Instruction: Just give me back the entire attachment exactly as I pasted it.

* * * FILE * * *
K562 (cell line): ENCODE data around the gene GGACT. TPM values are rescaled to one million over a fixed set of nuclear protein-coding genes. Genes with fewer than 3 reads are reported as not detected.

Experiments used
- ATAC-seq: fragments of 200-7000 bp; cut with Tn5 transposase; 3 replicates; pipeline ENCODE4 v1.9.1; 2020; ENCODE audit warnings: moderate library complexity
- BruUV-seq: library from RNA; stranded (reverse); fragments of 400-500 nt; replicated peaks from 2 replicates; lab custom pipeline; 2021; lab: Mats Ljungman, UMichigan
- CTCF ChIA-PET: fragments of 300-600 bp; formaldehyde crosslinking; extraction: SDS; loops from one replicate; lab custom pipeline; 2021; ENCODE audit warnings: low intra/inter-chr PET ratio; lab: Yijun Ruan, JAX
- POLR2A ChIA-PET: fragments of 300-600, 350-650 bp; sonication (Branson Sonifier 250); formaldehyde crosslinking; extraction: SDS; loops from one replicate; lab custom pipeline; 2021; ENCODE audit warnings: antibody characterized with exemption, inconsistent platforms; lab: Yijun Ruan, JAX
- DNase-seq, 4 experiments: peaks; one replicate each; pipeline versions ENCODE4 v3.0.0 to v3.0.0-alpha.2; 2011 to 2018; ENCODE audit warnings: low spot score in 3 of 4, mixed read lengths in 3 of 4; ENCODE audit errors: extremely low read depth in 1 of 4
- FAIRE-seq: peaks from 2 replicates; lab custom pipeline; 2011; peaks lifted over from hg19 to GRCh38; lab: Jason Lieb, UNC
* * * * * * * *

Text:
K562 (cell line): ENCODE data around the gene GGACT. TPM values are rescaled to one million over a fixed set of nuclear protein-coding genes. Genes with fewer than 3 reads are reported as not detected.

Experiments used
- ATAC-seq: fragments of 200-7000 bp; cut with Tn5 transposase; 3 replicates; pipeline ENCODE4 v1.9.1; 2020; ENCODE audit warnings: moderate library complexity
- BruUV-seq: library from RNA; stranded (reverse); fragments of 400-500 nt; replicated peaks from 2 replicates; lab custom pipeline; 2021; lab: Mats Ljungman, UMichigan
- CTCF ChIA-PET: fragments of 300-600 bp; formaldehyde crosslinking; extraction: SDS; loops from one replicate; lab custom pipeline; 2021; ENCODE audit warnings: low intra/inter-chr PET ratio; lab: Yijun Ruan, JAX
- POLR2A ChIA-PET: fragments of 300-600, 350-650 bp; sonication (Branson Sonifier 250); formaldehyde crosslinking; extraction: SDS; loops from one replicate; lab custom pipeline; 2021; ENCODE audit warnings: antibody characterized with exemption, inconsistent platforms; lab: Yijun Ruan, JAX
- DNase-seq, 4 experiments: peaks; one replicate each; pipeline versions ENCODE4 v3.0.0 to v3.0.0-alpha.2; 2011 to 2018; ENCODE audit warnings: low spot score in 3 of 4, mixed read lengths in 3 of 4; ENCODE audit errors: extremely low read depth in 1 of 4
- FAIRE-seq: peaks from 2 replicates; lab custom pipeline; 2011; peaks lifted over from hg19 to GRCh38; lab: Jason Lieb, UNC